(infinite number), can be found from the knowledge of traction vector on three mutually orthogonal planes in 3D. To derive this relationship for the traction on an arbitrary plane, Cauchy introduced an infinitesimal tetrahedron (Fig. 2.2). In the
Cauchy tetrahedron, the arbitrary slicing plane dA is chosen as a small inclined triangle close to the point P(¯ ) = P(0, 0, 0) at which the state of stress needs to x be known. Cauchy’s second law can be derived from balancing forces at the tetrahedron (Fig. 2.2). Three faces of the tetrahedron have outward unit normal vectors e that coincide with the negative Cartesian coordinate directions (−¯ 1 = (−1, 0, 0),
−¯ 2 = (0, −1, 0), −¯ 3 = (0, 0, −1)). The inclined face of the tetrahedron has an e e outward unit normal vector of n = (n1 , n2 , n3 ) = cos (¯ , ei ).
¯
n ¯

(2.4)

¯
The components of the vector n are given by the direction cosines that the outward unit normal vector of the fourth face makes with the three Cartesian coordinate axes. As the length of any unit vector is unity, n2 + n2 + n2 = 1 applies. The area
1
2
3
of the face with unit vector n is taken to be dA. The areas of the three other faces
¯
¯ e with outward unit normal vectors n = −¯ i equal

(2.5)

dAi = ni dA. x3 σ (n)
-e1
n σ2=σ(-e2) Fig. 2.2 Cauchy tetrahedron with traction vector balance on three Cartesian planes and the inclined slicing plane close to the origin of the infinitesimal tetrahedron

e3

-e2

P

σ1= σ (-e1)

e2 x2 e1 dA3=n3dA=-e3dA -e3 x1 σ3=σ (-e3)

20

2 Stress Definition

The traction vectors on these faces are denoted by (Fig. 2.2) σi = σ (−¯ i )
¯
¯ e

(2.6)

and so the total force acting on these face are dAi σi = ni dAσ (−¯ i ).
¯
¯ e

(2.7)

Balancing forces on the inclined face of the tetrahedron leads to σ (¯ )dA + n1 dAσ (−¯ 1 ) + n2 dAσ (−¯ 2 ) + n3 dAσ (−¯ 3 ) = 0.
¯ n
¯ e
¯ e
¯ e

(2.8)

Cancelling out the common area dA, and utilizing Cauchy’s first law, for example σ (−¯ 1 ) = −σ (¯ 1 ), leads to Cauchy’s second law:
¯ e
¯ e σ (¯ ) = n1 σ (¯ 1 ) + n2 σ (¯ 2 ) + n3 σ (¯ 3 )
¯ n
¯ e
¯ e
¯ e
.
T σi (nj ) = σij nj

(2.9)

It is written both in vector notation ((2.9), upper half ) and index notation ((2.9), lower half ). The components of the three traction vectors that act on planes whose outward unit normals are in the three coordinate directions are denoted by σ (¯ 1 ) = (σ11 , σ12 , σ13 )T
¯ e σ (¯ 2 ) = (σ21 , σ22 , σ23 )T ,
¯ e σ (¯ 3 ) = (σ31 , σ32 , σ33 )
¯ e

(2.10)

T

where T stands for the transpose of a row vector since traction vector components appear as columns in Eq. (2.9). The components of each traction vector are denoted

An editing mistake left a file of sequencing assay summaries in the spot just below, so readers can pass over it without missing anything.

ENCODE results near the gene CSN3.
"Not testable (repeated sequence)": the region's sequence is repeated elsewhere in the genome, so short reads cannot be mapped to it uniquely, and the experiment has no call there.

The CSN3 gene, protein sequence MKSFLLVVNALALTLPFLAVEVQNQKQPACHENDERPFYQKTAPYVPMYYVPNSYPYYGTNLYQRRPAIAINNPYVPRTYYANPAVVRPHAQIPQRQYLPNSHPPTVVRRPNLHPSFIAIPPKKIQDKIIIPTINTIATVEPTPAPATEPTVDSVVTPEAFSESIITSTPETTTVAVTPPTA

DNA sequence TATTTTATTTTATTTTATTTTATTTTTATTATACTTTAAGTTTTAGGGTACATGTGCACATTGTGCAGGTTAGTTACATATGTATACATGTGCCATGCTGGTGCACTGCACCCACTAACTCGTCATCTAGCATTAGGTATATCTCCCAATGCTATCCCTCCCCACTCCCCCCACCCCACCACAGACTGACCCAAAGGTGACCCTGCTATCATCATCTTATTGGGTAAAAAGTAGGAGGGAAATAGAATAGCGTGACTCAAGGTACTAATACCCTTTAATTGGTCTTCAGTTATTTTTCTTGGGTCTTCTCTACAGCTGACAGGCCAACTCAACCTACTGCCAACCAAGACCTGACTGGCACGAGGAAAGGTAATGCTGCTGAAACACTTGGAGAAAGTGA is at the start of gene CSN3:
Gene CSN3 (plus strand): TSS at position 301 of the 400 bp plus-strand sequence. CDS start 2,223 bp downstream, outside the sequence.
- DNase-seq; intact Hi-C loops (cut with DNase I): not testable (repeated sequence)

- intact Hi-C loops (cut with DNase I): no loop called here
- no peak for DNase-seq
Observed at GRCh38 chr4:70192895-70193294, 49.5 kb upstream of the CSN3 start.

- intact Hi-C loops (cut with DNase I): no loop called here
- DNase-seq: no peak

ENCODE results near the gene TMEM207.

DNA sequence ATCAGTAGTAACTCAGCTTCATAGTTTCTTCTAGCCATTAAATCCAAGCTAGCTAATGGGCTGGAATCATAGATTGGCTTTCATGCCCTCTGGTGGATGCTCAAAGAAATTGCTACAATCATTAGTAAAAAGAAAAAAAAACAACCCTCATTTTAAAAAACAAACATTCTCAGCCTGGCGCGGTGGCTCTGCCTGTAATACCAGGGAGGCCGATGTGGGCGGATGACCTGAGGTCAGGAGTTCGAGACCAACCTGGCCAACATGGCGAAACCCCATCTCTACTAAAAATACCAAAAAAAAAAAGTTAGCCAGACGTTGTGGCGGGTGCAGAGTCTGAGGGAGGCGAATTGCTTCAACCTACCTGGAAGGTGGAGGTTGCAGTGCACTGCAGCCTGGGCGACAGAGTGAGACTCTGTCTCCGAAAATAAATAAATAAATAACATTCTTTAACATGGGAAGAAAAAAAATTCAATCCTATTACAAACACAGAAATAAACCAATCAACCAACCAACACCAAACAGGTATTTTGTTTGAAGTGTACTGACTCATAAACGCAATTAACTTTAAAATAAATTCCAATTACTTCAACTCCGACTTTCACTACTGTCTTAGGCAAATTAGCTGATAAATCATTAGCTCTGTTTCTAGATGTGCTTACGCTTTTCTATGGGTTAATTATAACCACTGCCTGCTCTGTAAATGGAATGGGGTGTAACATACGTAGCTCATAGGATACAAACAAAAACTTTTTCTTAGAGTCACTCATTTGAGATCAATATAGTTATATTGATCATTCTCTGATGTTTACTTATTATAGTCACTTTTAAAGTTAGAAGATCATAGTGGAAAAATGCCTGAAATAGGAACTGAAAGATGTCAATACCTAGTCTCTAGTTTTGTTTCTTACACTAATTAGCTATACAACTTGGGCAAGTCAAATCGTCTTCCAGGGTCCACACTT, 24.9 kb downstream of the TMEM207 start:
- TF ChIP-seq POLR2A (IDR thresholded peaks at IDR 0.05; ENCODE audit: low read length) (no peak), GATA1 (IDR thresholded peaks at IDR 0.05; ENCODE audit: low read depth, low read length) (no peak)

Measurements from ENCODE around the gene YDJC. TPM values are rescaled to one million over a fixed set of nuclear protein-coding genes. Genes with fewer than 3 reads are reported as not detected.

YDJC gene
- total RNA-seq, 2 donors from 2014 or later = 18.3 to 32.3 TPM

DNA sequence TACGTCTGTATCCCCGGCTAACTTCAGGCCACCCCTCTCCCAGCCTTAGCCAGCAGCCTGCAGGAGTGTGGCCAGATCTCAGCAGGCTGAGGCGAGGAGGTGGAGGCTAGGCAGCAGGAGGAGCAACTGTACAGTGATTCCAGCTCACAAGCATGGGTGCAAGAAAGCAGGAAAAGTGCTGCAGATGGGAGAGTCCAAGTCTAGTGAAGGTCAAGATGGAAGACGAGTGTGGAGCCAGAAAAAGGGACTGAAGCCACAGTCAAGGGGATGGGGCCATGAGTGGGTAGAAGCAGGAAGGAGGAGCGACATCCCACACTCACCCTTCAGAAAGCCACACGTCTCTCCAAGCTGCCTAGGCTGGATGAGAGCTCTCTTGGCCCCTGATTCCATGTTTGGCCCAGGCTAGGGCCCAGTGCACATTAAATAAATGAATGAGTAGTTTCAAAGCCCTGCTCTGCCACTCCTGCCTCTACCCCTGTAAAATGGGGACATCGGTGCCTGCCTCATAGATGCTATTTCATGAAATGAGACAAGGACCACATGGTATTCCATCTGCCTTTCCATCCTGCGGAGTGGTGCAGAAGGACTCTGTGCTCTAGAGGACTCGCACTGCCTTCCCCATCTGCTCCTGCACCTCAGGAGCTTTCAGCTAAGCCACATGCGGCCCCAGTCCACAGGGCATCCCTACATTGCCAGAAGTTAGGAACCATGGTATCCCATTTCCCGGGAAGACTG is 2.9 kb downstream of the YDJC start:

¯
by two indices. The first refers to the direction of the outward unit normal vector ei and the second refers to the component of the traction vector σ . Substituting (2.10)
¯
into (2.9) leads to σ1 (¯ ) = σ11 n1 + σ21 n2 + σ31 n3
¯ n σ2 (¯ ) = σ12 n1 + σ22 n2 + σ32 n3 .
¯ n

(2.11)

σ3 (¯ ) = σ13 n1 + σ23 n2 + σ33 n3
¯ n

If one uses the standard matrix algebraic convention that the first subscript of the matrix components denotes the row and the second subscript denotes the column, it follows that

2.1 Stress Tensor

21

⎞ ⎛ σ11 n σ1 (¯ )
⎝ σ2 (¯ ) ⎠ = ⎝ σ12 n n σ13 σ3 (¯ )

σ21 σ22 σ23

⎞⎛

σ31 n1 σ32 ⎠ ⎝ n2 ⎠. σ33 n3

(2.12)

The matrix appearing in (2.12) is the transpose of the stress matrix. The stress tensor mathematically given by the stress matrix unequivocally defines the state of stress at an arbitrary point within a deformable body.

σ11 σij = ⎝ σ21 σ31 σ12 σ22 σ32

⎞ σ13 σ23 ⎠ σ33 (2.13)

In 3D the stress tensor has nine components. The rows of the stress tensor are the traction vectors along the coordinate axes. Equation (2.12) is usually written with the transpose matrix defined in Eq. (2.13), because the stress matrix is always symmetric
T
σ = σij n = σij n
¯
¯
¯

σi = σij nj ≡ σji nj

.

(2.14)

Again, the equation is written in both vector notation ((2.14), upper half ) and index notation ((2.14), lower half). The symmetry of the stress tensor can be proven by applying the mechanical law of conservation of angular momentum. The symmetry of the stress tensor reduces the components from nine to six in Eq. (2.13). Based on this property of the stress tensor, the first subscript i in (2.13), can be specified as normal to the actual slicing surface, while the second subscript j in (2.13), can be identified with the direction of the force. Depending upon the orientation of the slicing surface being normal and the force we can distinguish normal stress ( i = j, force perpendicular slicing plane) with components ( 11, 22, 33) pointing towards
Cartesian axes and shear stress ( i j, force parallel slicing plane) with components